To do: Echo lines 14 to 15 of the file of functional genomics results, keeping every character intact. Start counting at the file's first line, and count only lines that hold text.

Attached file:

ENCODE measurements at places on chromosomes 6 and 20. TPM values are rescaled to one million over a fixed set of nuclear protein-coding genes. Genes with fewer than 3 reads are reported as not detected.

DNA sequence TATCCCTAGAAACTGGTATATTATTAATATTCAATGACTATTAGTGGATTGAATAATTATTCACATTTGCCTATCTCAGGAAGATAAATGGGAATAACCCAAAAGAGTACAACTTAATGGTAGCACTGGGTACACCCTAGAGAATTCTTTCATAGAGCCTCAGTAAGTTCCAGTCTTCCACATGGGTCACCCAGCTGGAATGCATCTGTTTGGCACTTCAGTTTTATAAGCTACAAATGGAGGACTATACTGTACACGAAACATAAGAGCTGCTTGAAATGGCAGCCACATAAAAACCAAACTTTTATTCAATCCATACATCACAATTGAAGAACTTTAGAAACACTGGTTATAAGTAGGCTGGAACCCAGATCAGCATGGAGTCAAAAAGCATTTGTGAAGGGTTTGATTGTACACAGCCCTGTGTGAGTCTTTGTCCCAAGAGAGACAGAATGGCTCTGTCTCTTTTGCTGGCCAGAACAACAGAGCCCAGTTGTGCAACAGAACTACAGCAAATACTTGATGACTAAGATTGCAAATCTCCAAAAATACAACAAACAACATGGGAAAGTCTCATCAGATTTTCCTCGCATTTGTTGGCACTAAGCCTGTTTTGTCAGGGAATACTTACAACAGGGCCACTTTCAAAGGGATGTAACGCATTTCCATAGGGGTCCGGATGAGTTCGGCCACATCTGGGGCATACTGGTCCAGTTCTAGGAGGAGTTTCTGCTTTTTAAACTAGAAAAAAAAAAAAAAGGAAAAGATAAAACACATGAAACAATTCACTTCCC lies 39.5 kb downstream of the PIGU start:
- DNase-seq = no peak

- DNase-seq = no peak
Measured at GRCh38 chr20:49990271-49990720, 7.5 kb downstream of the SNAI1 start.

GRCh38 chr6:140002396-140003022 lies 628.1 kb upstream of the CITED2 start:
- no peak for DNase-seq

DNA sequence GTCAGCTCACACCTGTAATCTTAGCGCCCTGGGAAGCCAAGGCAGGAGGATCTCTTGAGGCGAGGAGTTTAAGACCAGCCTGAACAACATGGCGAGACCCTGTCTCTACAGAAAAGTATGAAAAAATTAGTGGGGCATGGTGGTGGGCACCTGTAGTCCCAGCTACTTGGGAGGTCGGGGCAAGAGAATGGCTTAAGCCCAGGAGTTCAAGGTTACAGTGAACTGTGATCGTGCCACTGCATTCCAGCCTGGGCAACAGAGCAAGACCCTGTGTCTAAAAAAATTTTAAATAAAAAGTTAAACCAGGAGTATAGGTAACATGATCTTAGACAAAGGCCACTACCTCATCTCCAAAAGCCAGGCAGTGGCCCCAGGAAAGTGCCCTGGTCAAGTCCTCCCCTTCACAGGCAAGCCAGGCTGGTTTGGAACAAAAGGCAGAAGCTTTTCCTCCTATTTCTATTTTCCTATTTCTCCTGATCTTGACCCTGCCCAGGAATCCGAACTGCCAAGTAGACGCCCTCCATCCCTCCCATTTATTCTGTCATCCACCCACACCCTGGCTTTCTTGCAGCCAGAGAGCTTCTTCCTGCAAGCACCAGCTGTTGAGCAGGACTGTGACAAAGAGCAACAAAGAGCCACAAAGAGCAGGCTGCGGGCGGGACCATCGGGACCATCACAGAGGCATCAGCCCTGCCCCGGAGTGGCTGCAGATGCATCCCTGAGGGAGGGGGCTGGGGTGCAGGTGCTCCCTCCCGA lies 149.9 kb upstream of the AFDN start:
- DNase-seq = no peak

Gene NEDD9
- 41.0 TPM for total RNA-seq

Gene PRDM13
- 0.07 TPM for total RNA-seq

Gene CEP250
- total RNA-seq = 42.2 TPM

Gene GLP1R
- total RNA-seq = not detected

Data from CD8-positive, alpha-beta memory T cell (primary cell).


Gene CEP250
- total RNA-seq = 42.2 TPM